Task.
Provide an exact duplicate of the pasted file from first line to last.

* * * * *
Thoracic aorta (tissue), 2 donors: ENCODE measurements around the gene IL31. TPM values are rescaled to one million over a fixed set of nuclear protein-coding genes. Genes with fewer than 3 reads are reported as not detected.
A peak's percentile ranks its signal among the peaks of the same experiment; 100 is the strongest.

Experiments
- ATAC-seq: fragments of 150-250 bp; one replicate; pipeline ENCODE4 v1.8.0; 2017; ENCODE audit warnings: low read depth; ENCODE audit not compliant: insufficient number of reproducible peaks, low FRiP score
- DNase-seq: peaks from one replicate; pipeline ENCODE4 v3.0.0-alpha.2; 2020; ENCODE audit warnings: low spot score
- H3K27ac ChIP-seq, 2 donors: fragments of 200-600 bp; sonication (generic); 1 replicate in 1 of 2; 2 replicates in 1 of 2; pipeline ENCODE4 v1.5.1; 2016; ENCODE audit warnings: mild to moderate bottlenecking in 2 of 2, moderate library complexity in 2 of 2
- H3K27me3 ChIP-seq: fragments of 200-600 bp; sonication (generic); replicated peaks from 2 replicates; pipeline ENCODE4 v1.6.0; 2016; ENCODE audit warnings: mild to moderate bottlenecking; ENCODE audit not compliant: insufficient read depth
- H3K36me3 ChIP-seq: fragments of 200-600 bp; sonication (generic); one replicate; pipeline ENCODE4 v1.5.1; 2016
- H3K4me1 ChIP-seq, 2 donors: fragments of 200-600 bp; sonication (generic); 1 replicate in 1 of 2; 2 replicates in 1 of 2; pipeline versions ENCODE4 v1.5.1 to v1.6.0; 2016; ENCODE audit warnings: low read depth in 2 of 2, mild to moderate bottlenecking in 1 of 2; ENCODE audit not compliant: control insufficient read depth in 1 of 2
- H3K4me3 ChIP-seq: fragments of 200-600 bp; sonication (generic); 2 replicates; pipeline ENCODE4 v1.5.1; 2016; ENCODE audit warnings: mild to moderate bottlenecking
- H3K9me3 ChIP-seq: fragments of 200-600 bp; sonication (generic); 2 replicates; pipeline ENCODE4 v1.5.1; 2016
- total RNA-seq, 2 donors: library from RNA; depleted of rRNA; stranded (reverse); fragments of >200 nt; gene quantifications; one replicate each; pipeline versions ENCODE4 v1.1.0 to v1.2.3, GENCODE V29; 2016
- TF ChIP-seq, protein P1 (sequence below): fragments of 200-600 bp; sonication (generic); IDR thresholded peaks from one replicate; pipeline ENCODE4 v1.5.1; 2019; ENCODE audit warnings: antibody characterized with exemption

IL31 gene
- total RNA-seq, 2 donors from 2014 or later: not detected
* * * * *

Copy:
Thoracic aorta (tissue), 2 donors: ENCODE measurements around the gene IL31. TPM values are rescaled to one million over a fixed set of nuclear protein-coding genes. Genes with fewer than 3 reads are reported as not detected.
A peak's percentile ranks its signal among the peaks of the same experiment; 100 is the strongest.

Experiments
- ATAC-seq: fragments of 150-250 bp; one replicate; pipeline ENCODE4 v1.8.0; 2017; ENCODE audit warnings: low read depth; ENCODE audit not compliant: insufficient number of reproducible peaks, low FRiP score
- DNase-seq: peaks from one replicate; pipeline ENCODE4 v3.0.0-alpha.2; 2020; ENCODE audit warnings: low spot score
- H3K27ac ChIP-seq, 2 donors: fragments of 200-600 bp; sonication (generic); 1 replicate in 1 of 2; 2 replicates in 1 of 2; pipeline ENCODE4 v1.5.1; 2016; ENCODE audit warnings: mild to moderate bottlenecking in 2 of 2, moderate library complexity in 2 of 2
- H3K27me3 ChIP-seq: fragments of 200-600 bp; sonication (generic); replicated peaks from 2 replicates; pipeline ENCODE4 v1.6.0; 2016; ENCODE audit warnings: mild to moderate bottlenecking; ENCODE audit not compliant: insufficient read depth
- H3K36me3 ChIP-seq: fragments of 200-600 bp; sonication (generic); one replicate; pipeline ENCODE4 v1.5.1; 2016
- H3K4me1 ChIP-seq, 2 donors: fragments of 200-600 bp; sonication (generic); 1 replicate in 1 of 2; 2 replicates in 1 of 2; pipeline versions ENCODE4 v1.5.1 to v1.6.0; 2016; ENCODE audit warnings: low read depth in 2 of 2, mild to moderate bottlenecking in 1 of 2; ENCODE audit not compliant: control insufficient read depth in 1 of 2
- H3K4me3 ChIP-seq: fragments of 200-600 bp; sonication (generic); 2 replicates; pipeline ENCODE4 v1.5.1; 2016; ENCODE audit warnings: mild to moderate bottlenecking
- H3K9me3 ChIP-seq: fragments of 200-600 bp; sonication (generic); 2 replicates; pipeline ENCODE4 v1.5.1; 2016
- total RNA-seq, 2 donors: library from RNA; depleted of rRNA; stranded (reverse); fragments of >200 nt; gene quantifications; one replicate each; pipeline versions ENCODE4 v1.1.0 to v1.2.3, GENCODE V29; 2016
- TF ChIP-seq, protein P1 (sequence below): fragments of 200-600 bp; sonication (generic); IDR thresholded peaks from one replicate; pipeline ENCODE4 v1.5.1; 2019; ENCODE audit warnings: antibody characterized with exemption

IL31 gene
- total RNA-seq, 2 donors from 2014 or later: not detected